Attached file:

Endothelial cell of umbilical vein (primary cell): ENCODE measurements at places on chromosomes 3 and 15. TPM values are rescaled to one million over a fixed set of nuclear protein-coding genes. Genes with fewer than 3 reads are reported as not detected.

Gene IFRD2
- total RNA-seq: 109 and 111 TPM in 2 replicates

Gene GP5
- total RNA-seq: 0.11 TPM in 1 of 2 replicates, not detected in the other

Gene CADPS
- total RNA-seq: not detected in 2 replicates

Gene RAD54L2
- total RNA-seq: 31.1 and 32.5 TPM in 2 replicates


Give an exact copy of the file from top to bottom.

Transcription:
Endothelial cell of umbilical vein (primary cell): ENCODE measurements at places on chromosomes 3 and 15. TPM values are rescaled to one million over a fixed set of nuclear protein-coding genes. Genes with fewer than 3 reads are reported as not detected.

Gene IFRD2
- total RNA-seq: 109 and 111 TPM in 2 replicates

Gene GP5
- total RNA-seq: 0.11 TPM in 1 of 2 replicates, not detected in the other

Gene CADPS
- total RNA-seq: not detected in 2 replicates

Gene RAD54L2
- total RNA-seq: 31.1 and 32.5 TPM in 2 replicates